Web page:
March 29-May 17, 2018

American  Short Stories
Jim Leonard

Room B2

At each class meeting we will discuss two stories by authors such as Raymond Carver, Flannery O’Connor, James Baldwin, Eudora Welty, Philip Roth, Ernest Hemingway, Edith Wharton, and nine others.  At our first class, we will discuss “The Yellow Wallpaper” by Charlotte Perkins Gilman and “Hills Like White Elephants” by Ernest Hemingway, so please read these two stories before then.

The text for this class is The Oxford Book of American Short Stories, Second Edition, 2013, edited by Joyce Carol Oates.
Class limit: 15

Advanced Tai Chi
Ann Ross

Fellowship Hall

Tai Chi is a slow-moving meditation to improve health, balance, and spirit. From the gentle practice of postures, you will learn about your physical and spiritual center. This class is geared toward continuing students.

Class limit: 25

Watercolor Basics
Cecile Disenhouse

Session 2
Room B4

See description on Wednesday.

Class limit: 25

James Joyce’s Ulysses (continued)
Bruce Bigley

Room B2

We finish our reading of Ulysses, reading the last five episodes, covering the actions of Stephen and Bloom through late night of Bloomsday and ending with Molly Bloom’s soliloquy reflecting on her relationship to Bloom and many other matters.  Students who have not taken the winter quarter class, but who wish to join us, should contact the instructor at
Text: James Joyce, Ulysses, any edition, but the Gabler edition is most useful.
No meeting April 26th.
Class limit: 25

Piano Keyboarding
Jeanne Bryan

Room B5

Piano keyboarding theory for intermediate students who have previously taken piano keyboarding and have knowledge of note-reading and piano keys. Enrollment of new students requires instructor’s approval — please contact LLC office to discuss.

Creative Writing
Vel Gerth

Room 1-J

Write spontaneously through prompts, outlines, or from lines of poetry and prose. No corrections of work, only praise for a word or line. We learn by doing and creating, and encourage each other to write in our unique voices.
Class limit: 15

Does Everyone Need Religion?
Richard Curtis

Room B-2

We will make use of material from comparative religion, psychology, history, sociology, anthropology, philosophy and even theology.  The thesis of the class is that religion is intrinsic to humanity, regardless of questions of belief. Excerpts of books will be provided.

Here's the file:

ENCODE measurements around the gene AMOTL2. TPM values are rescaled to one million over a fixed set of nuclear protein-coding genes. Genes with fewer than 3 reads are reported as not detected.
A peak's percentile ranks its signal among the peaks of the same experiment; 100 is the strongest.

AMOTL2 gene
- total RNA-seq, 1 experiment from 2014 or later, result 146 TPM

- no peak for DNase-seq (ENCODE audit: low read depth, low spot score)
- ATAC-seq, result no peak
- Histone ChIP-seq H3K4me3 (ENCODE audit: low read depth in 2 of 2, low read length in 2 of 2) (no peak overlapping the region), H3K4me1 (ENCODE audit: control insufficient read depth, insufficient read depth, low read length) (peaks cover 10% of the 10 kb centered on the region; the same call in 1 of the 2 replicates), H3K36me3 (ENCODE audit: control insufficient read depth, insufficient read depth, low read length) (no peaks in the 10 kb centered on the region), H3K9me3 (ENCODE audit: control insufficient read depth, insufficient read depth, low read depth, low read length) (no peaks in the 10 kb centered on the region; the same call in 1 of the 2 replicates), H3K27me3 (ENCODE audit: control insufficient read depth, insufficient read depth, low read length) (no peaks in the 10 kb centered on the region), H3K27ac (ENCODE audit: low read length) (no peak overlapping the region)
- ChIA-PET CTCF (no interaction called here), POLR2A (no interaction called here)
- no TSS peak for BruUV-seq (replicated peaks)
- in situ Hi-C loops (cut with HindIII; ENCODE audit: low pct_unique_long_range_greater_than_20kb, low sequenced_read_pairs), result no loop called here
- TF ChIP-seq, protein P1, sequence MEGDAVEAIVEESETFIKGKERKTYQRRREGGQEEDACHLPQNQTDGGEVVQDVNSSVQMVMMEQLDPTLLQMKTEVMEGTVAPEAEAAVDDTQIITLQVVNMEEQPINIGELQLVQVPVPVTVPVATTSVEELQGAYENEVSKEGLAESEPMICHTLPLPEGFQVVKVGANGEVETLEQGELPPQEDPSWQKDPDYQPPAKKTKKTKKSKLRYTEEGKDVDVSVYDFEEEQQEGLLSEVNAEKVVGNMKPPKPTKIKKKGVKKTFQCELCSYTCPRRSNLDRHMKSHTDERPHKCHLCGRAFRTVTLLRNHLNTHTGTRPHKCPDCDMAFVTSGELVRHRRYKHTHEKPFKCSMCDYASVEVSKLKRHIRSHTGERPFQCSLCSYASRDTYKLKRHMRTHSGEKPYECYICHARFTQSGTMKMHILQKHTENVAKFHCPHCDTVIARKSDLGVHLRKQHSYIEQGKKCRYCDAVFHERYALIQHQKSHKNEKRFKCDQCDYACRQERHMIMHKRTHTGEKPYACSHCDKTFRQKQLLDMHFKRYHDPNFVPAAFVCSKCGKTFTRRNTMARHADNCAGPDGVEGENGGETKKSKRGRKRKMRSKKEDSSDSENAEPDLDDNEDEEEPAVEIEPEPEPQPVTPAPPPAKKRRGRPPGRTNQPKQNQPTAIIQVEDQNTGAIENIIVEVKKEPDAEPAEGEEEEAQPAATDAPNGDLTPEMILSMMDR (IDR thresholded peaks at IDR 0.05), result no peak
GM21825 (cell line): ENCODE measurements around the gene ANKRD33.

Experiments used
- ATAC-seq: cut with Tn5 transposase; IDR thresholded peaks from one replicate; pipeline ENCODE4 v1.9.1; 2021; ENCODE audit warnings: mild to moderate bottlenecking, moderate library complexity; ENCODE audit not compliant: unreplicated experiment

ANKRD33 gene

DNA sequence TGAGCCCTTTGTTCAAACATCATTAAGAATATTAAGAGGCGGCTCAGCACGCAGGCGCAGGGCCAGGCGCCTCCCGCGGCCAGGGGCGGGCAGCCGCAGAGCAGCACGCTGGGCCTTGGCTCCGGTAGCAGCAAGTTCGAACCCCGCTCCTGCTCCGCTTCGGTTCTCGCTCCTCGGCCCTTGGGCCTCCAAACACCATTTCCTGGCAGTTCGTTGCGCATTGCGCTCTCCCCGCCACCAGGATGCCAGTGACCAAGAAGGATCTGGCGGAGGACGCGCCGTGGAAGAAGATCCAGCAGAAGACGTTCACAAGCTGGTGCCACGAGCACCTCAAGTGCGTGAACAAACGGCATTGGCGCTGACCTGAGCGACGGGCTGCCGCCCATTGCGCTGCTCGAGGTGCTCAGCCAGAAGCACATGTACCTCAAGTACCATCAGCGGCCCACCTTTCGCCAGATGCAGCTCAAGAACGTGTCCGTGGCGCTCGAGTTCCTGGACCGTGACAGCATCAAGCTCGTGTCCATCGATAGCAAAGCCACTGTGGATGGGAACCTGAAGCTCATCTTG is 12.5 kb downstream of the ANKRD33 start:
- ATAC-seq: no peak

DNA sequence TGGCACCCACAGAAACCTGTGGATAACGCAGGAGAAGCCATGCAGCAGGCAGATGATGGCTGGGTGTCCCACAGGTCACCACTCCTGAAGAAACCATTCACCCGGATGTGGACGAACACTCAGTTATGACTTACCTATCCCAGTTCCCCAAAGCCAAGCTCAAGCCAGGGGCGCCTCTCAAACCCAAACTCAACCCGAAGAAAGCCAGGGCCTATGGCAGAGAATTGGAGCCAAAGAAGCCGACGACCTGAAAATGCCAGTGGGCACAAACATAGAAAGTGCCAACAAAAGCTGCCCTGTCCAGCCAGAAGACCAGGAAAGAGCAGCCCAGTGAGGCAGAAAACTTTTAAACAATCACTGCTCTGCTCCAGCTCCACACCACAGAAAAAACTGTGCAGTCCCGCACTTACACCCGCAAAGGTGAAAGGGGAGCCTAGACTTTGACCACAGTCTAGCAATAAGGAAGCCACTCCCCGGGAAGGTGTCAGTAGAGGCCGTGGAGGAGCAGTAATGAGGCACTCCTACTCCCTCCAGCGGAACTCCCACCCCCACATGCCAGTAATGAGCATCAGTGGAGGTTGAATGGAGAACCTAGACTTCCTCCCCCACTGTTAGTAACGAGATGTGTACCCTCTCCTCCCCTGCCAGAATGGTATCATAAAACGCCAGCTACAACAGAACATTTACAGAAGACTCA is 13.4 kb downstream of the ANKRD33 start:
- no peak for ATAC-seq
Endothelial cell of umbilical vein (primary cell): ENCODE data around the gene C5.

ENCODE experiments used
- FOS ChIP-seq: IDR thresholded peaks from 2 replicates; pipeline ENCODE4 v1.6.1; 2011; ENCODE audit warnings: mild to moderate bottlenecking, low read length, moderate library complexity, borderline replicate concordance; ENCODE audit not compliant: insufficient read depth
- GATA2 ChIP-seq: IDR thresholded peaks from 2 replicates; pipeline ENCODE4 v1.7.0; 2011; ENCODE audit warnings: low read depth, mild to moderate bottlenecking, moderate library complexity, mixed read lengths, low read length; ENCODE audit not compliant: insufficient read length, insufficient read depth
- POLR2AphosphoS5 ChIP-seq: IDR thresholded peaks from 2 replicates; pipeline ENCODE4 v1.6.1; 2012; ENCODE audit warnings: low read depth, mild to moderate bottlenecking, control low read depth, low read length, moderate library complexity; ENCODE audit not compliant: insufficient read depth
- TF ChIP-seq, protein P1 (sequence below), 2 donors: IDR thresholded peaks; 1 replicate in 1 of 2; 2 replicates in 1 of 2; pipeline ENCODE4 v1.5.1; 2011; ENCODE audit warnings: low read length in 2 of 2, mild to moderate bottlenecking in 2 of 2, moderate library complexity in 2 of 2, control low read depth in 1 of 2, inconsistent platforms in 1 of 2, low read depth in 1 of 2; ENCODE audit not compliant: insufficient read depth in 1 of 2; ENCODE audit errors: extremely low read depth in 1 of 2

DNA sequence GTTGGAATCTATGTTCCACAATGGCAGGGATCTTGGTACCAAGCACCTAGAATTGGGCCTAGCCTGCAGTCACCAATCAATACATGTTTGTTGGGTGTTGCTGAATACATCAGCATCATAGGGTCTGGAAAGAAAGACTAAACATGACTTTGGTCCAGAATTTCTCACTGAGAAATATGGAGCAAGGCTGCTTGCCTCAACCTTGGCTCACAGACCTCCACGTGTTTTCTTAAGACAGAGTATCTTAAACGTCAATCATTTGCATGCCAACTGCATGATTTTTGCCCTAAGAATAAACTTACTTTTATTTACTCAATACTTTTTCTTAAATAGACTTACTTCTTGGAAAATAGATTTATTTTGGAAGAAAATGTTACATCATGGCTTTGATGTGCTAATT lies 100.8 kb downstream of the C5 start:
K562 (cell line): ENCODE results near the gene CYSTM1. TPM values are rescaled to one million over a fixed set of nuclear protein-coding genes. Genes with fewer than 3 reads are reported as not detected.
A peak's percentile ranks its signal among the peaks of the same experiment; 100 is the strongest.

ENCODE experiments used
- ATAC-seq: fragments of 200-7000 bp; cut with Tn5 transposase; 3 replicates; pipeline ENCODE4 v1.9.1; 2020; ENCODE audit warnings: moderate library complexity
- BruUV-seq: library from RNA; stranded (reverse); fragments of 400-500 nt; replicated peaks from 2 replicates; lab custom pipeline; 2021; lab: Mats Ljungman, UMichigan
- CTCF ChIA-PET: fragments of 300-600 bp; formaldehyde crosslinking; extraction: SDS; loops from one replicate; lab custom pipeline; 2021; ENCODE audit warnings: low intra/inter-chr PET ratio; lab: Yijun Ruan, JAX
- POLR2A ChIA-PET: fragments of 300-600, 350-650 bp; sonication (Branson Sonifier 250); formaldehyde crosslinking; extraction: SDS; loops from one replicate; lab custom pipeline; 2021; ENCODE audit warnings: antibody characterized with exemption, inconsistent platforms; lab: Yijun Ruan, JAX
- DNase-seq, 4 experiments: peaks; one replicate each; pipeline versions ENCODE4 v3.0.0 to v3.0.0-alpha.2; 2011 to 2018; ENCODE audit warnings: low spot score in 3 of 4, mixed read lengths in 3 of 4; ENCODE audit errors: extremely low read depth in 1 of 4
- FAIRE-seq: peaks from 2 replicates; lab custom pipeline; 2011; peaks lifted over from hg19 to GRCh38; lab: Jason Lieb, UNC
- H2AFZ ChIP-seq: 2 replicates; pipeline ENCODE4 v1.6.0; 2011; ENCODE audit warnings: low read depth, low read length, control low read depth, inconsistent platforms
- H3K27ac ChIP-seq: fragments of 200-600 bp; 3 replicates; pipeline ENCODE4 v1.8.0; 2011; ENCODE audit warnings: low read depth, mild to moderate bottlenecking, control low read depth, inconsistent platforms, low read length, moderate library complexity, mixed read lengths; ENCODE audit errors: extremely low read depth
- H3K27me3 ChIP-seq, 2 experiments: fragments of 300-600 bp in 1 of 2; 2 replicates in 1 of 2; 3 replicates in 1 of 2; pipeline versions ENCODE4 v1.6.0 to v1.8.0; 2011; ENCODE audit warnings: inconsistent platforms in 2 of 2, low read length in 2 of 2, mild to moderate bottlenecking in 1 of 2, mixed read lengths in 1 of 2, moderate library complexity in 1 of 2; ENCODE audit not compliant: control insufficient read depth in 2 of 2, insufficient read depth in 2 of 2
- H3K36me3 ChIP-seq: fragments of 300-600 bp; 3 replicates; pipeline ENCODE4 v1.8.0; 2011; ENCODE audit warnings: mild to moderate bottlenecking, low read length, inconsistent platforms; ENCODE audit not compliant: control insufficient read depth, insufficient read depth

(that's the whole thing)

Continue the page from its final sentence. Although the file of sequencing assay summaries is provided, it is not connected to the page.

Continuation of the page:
Class limit: 15

Watercolor Basics
Cecile Disenhouse

Session 3
Room B4

See description on Wednesday.
Class limit: 25

Films — White Hats and Black Hats: A Western  Sampler
Jim Mohundro

Room B-5

In western films the rightness and wrongness of events may be clear, and the character of men who walk the mean streets even more so. But sometimes you can’t tell a player without a scorecard and sometimes you can’t tell a villain without his hat. Even then, pinning down absolute good and evil can be a more elusive pursuit.

The Great Train Robbery (1903, 12 minutes), Hell’s Hinges, (1916, 64 minutes), and Bill Hart’s Farewell (1939, 8 minutes);  Jesse James (1939, 106 minutes); The Gunfighter (1950, 85 minutes); The Naked Spur (1953, 91 minutes); Rio Bravo (1959, 141 minutes);  Lonely Are the Brave (1962, 107 minutes);  Silverado (1985, 133 minutes); and Along Came Jones (1945, 90 minutes).

There will be an optional class discussion following each film. Each film will include subtitles or closed captioning as an aid for the hearing impaired.

Women and Poetry in Daily Living
Margot Dick

Room 1-J


A peaceful oasis for sharing poetry from international writers and our own hands and hearts if we are so inclined. A safe place for women to express and let their voices be heard with love of language, insight, humor and observation.

Register Here

*Note:  Be sure to read class information for Mondays, Tuesdays, Wednesdays and Thursdays  before you use the register link. For errors please email us at: